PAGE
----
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Discover the wild: Local expert talks about some of the wildlife inhabiting Forsyth County
Northern walkingstick
The Northern walkingstick is a master of disguise that has adapted its behavior and looks to fly under the radar of predators. -Photo by Andrew Cannizzaro

This article appears in the August issue of  400 Life.

With its many parks, wooded areas and generous access to Lake Lanier, Forsyth County is brimming with natural wildlife. 

In just a few minutes you can be walking down the Greenway looking for birds and deer or out on a boat in Lake Lanier watching fish jump and turtles bask in the sun. 

But what are some of the more interesting animals or insects that live in our county? The ones you have to go out of your way and get lucky to see. 

To answer that question, 400 Life sat down with Jenny Demos, environmental education coordinator for Forsyth County Parks and Recreation, to talk about five of the more elusive and rare creatures that call our county home.  

Barn Swallow
According to Jenny Demos, each year this small, migratory bird travels hundreds of miles, crossing the Gulf of Mexico from South America to build nests, earning its title as a “trans-gulf migrant.” - photo Alan Vernon

Barn Swallow, Hirundo rustica

Distinct with its bright blue plumage and daubed mud nests, the barn swallow is easily one of the most interesting birds to roost in Forsyth County. 

Often seen flying over bodies of water, pastures and other open areas, Demos said that the barn swallow is almost constantly in motion, skimming down over water and tall grass to eat insects on the wing or scoop up water and other materials to build mud nests for its young.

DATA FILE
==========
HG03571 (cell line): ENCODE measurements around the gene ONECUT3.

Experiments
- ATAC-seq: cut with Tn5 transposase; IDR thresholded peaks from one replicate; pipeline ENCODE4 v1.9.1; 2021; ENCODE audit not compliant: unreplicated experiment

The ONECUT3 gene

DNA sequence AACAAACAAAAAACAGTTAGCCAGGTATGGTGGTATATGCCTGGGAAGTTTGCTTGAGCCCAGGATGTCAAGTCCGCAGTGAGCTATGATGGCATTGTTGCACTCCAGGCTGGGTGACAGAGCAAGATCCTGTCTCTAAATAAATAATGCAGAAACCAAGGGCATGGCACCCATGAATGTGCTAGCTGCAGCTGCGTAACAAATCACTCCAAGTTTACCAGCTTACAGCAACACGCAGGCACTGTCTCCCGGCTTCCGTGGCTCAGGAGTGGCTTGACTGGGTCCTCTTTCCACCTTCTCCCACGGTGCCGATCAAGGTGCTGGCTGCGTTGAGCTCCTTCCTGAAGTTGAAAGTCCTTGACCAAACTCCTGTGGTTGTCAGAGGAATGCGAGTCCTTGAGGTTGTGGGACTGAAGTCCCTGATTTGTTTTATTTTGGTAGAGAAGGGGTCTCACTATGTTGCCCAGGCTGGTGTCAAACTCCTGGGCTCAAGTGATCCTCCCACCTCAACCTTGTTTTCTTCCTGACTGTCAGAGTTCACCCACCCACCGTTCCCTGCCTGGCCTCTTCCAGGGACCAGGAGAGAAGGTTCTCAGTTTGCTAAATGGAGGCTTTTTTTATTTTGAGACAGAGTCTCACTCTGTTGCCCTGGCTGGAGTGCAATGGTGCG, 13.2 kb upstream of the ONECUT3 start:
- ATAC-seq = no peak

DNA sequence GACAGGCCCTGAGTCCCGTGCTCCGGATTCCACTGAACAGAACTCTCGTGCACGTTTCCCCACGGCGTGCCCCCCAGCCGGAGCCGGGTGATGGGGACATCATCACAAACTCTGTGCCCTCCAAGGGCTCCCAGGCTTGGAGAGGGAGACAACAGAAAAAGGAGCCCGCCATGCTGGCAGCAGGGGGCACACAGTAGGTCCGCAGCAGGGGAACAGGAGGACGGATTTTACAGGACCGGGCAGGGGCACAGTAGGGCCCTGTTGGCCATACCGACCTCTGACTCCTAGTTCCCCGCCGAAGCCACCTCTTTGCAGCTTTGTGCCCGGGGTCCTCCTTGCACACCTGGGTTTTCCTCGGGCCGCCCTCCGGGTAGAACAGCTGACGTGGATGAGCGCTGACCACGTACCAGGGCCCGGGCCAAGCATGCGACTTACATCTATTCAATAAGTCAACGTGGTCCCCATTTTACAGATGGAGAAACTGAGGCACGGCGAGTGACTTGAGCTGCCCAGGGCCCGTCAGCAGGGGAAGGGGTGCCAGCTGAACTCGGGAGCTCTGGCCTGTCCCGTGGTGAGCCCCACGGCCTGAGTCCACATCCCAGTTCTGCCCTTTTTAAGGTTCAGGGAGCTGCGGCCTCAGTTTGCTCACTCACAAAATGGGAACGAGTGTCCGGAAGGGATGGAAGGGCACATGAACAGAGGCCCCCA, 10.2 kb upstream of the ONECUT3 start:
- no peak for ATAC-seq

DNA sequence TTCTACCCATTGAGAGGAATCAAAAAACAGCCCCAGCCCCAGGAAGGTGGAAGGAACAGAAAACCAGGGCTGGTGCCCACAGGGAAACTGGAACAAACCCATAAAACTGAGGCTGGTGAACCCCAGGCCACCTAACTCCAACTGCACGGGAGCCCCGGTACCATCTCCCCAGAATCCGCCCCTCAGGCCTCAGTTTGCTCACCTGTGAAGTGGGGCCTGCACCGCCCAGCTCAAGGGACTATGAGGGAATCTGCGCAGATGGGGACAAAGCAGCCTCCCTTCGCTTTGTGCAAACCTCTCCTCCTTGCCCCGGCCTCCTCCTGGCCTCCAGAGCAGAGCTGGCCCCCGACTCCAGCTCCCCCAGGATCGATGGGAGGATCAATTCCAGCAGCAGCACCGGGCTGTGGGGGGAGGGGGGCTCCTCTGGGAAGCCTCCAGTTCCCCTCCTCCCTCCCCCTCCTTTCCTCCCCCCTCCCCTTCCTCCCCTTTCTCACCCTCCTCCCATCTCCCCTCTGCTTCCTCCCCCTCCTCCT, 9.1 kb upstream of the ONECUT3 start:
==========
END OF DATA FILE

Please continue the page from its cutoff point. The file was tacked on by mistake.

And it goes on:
Barn Swallow
- Photo by Alan Vernon
According to Demos, each year this small, migratory bird travels hundreds of miles, crossing the Gulf of Mexico from South America to build nests, earning its title as a “trans-gulf migrant.” 

“The amazing thing is that they are flying all the way from South America … and in order to do that they’ve got to keep flying non-stop the entire way,” she said. “They could be going 600 miles in one trip before they can stop and put down.” 

Demos said that in the 1800s the barn swallow was fiercely hunted for its bright blue feathers, which were sought after and highly valued for women’s hats. But along with more than 800 species of migratory birds, the Migratory Bird Treaty Act of 1918 made it illegal to hunt, kill, capture or take any part of the barn swallow or its nest.  

Look for the barn swallow in meadows, fields, farmyards or over water. Its nests can often be found on manmade structures like homes, barns, stables and bridges. 

Northern Walkingstick
The Northern Walkingstick can be found in or near the tree canopy, where it spends most of its time eating leaves and trying not to be noticed by predators. - Photo by Andrew Cannizzaro

Northern WalkingstickDiapheromera femorata

When you are a fragile creature struggling for survival, with very little to defend yourself, sometimes the best offense is to just blend into the background, becoming just a mossy spot on a log or a leaf blowing in the wind. 

And that’s exactly what the Northern Walkingstick has become an expert at, according to Demos. 

At first glance the Northern Walkingstick appears to be just an oddly shaped twig, clinging on to a tree or whatever else it can find, but on closer inspection this clever insect is a master of disguise that has adapted its behavior and looks to fly under the radar of predators.

“Camouflage is their game,” Demos said. “They’ll hang out and act like sticks in a tree, but if you see them and disturb them, they actually will hold on with their legs and shimmy back and forth like they are a stick being blown in the wind.”